HIP would represent a huge economic benefit to consumers--46 million workers and children would be insured, and would not have to pay for healthcare out-of-pocket; millions more would be freed of burdensome co-pays and deductibles and paying dental and/or eyecare out of pocket.
Employers would see substantial, and possibly even total reductions in their health benefits costs. In one version, employers could be required to pay into the national Health Insurance Fund at a modest rate for each employye-hour worked (without regard to F/T or P/T status); in the other, employer-subsidized insurance could be eliminated entirely.
Either choice means a huge shot in the arm to businesses' bottom lines, and a big help to industries struggling to compete in the global market. HIP would therefore help reduce outsourcing, while creating great new jobs as providers expand to administer care to more Americans than ever before.
HIP is a huge economic issue--one could pass it on market efficiency alone, without even getting to the right to health insurance.
3. ENERGY SECURITY: this includes not just "energy independence" (domestic production of most of our energy needs) but also "economic security". We are currently experiencing persistent, energy (oil&gas)-fueled inflation and chronic interest rate increases. This drag on our economy will not stop as long as we remain open to gaming and gouging by foreign oil producers and disruptive acts of war. If we don't change course, we'll send the American middle class into serious recession.
We need to set the most aggressive clean and renewable energy standards, fuel efficiency standards, green building standards, appliance and electrical efficiency standards, and green government standards in the world.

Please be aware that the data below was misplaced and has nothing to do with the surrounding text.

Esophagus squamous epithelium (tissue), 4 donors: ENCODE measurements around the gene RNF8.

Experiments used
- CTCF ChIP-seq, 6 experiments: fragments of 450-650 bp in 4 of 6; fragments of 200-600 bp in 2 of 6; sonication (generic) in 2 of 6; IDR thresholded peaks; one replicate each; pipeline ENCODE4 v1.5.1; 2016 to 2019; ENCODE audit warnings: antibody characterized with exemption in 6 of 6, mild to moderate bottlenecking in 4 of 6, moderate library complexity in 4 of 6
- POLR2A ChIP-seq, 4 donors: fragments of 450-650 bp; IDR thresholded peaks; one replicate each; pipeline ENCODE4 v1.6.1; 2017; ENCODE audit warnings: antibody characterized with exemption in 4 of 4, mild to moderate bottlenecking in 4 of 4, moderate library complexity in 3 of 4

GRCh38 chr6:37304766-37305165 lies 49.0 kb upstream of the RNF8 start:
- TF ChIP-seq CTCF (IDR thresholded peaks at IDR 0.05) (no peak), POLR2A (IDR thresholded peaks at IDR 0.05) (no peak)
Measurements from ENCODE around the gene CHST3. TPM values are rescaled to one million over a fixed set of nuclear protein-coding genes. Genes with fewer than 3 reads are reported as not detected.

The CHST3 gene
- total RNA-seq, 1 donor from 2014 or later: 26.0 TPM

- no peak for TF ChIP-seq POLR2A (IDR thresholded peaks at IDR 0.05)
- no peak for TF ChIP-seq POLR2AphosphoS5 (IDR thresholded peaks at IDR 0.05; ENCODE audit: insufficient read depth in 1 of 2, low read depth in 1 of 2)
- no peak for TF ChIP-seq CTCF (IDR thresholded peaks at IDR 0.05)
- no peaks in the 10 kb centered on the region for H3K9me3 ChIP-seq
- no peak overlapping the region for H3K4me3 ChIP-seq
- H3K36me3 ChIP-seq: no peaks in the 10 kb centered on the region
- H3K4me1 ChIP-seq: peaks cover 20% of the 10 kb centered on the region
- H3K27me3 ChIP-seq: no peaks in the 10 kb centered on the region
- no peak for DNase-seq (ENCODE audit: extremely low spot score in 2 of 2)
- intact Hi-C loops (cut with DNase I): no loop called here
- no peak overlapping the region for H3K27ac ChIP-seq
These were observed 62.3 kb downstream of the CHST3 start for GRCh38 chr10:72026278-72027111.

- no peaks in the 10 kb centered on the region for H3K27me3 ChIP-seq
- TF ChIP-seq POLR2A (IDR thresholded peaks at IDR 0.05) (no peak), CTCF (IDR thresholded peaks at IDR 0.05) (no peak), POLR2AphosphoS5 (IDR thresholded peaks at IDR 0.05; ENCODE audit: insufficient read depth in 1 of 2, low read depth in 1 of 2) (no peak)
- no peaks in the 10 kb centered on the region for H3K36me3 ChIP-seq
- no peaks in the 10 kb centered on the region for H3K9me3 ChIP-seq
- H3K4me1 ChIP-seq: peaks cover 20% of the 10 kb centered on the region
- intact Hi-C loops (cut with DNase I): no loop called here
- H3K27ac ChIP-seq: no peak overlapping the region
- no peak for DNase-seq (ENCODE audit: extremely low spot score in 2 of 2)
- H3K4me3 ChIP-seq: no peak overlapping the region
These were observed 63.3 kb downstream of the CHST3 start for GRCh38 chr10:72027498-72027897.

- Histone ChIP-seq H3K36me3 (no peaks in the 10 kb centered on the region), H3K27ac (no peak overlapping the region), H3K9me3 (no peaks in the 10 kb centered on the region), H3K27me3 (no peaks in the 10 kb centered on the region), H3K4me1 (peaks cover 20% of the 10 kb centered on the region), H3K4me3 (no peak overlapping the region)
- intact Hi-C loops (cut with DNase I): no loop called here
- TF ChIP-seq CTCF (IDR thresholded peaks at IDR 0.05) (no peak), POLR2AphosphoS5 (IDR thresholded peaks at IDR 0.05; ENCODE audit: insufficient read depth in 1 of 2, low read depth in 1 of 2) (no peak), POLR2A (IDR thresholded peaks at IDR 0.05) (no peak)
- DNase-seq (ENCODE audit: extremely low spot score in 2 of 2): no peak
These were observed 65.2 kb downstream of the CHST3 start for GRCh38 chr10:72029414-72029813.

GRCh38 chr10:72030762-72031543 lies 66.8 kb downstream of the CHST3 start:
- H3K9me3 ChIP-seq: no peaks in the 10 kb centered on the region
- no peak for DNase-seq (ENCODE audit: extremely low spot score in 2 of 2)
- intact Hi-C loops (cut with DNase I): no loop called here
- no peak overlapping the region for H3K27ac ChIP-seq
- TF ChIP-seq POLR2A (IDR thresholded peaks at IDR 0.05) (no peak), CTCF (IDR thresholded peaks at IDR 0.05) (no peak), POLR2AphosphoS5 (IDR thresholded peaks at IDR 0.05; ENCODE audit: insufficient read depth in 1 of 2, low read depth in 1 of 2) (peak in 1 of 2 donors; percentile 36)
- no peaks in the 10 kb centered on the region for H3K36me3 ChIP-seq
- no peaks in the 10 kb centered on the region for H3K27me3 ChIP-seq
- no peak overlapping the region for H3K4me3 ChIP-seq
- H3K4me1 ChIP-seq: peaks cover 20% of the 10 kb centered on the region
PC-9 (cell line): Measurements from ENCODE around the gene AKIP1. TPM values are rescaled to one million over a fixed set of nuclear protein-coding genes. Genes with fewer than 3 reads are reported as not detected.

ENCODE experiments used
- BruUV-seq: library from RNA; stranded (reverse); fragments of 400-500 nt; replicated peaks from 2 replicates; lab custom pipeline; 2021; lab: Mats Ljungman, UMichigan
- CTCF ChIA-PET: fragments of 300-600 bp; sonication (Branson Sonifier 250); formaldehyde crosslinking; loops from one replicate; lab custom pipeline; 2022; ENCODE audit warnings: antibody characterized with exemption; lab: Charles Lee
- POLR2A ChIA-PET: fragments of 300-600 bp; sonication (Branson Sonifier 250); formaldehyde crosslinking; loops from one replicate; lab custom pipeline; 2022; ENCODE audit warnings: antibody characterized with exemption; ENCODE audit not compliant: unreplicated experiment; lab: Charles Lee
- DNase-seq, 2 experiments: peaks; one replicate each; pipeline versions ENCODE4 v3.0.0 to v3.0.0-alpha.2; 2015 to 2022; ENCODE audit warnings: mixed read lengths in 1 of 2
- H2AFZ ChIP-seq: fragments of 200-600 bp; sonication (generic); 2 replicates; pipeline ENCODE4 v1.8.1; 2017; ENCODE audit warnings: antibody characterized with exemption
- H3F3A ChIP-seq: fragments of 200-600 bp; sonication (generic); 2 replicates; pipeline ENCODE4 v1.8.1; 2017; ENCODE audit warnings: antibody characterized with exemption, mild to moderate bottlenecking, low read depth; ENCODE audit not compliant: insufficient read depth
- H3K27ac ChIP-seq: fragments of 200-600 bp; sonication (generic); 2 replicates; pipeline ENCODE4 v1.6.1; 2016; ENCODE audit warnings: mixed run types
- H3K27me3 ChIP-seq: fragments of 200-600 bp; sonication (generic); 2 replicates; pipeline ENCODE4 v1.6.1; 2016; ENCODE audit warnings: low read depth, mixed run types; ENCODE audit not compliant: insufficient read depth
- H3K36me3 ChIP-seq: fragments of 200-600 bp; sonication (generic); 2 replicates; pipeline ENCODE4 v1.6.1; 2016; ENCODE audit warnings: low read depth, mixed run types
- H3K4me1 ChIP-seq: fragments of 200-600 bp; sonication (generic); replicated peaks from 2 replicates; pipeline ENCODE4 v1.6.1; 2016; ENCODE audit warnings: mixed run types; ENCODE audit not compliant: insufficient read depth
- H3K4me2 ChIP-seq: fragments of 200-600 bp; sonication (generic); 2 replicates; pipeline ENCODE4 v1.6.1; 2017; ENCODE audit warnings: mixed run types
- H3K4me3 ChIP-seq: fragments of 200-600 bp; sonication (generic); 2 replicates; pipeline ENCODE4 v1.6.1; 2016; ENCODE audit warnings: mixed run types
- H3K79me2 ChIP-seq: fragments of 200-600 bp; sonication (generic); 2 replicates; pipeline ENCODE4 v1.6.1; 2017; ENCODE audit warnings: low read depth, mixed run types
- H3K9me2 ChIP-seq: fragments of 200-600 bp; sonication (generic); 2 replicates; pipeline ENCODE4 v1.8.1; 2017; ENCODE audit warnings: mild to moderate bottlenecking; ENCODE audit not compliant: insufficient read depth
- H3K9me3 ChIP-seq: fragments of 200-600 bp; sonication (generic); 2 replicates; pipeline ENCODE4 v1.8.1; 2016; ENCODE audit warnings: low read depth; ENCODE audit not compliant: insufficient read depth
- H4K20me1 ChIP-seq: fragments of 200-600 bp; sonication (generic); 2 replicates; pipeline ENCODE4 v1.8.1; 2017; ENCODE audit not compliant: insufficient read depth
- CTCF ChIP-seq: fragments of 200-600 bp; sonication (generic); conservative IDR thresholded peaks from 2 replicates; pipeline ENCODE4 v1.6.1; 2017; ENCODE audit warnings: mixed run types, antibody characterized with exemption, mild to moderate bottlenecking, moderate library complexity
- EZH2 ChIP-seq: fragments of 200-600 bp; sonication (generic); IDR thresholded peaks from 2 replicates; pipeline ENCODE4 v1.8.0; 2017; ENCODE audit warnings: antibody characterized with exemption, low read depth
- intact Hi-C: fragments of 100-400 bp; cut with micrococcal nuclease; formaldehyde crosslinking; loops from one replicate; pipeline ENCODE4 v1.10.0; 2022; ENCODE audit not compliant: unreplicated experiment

This is partly economic self defense. We need to be ahead of the curve in clean tech, which is the future--we need to be selling this stuff overseas. It is also as part of a desperately-needed NATURAL DISASTER AND GLOBAL WARMING DEFENSE PLAN. Permitting global warming and pollution to threaten our agriculture, our cities and our coastlines spells economic disaster.
Energy security is an economic issue of staggering importance.
4. A Natural Disaster and Global Warming Defense Plan includes CUTTING SUBSIDIES FOR OIL and natural gas and coal, and putting the money into R&D for clean and renewable energy. WE have to be proactive. Global warming is real, and threatens our physical and economic security.
5. Completely PUBLICLY-FUNDED ELECTIONS and a NATIONAL TELEVISION STATION (NTV) allowing ample and equal time to all candidates, national and local, to present their positions and participate in debates.
Our current system of rampant corporate lobbying has resulted in the above-mentioned energy-fueled chronic inflation and interest-rate hikes and probable recession; it has put impossible burdens on American business and consumers by artificially driving up health benefits and healthcare costs; it has permitted the war industry and military contractors in combination with the energy industry to conspire to mislead America into war in Iraq--with devastating impact on our debt burden, creating a squeeze on social spending now, threatening to choke Social Security in the future.
These anti-middle-class, anti-consumer policies are just a few of those brought about by government by and for the rich. They constitute a drag on our economy by forcing consumers to submit to cash grabs by the supply-side plutocratic ascendancy.
Publicly-funded elections might be the single most important economic issue facing America.
6. Saving Social Security.
7. We need to BALANCE THE BUDGET to prevent the squeezing of social programs, and to stop supply-side sowing of Debt to choke Social Security in the future.
8. Balancing the budget entails progressive tax reform reversing tax cuts for the rich and eliminating loopholes and dodges.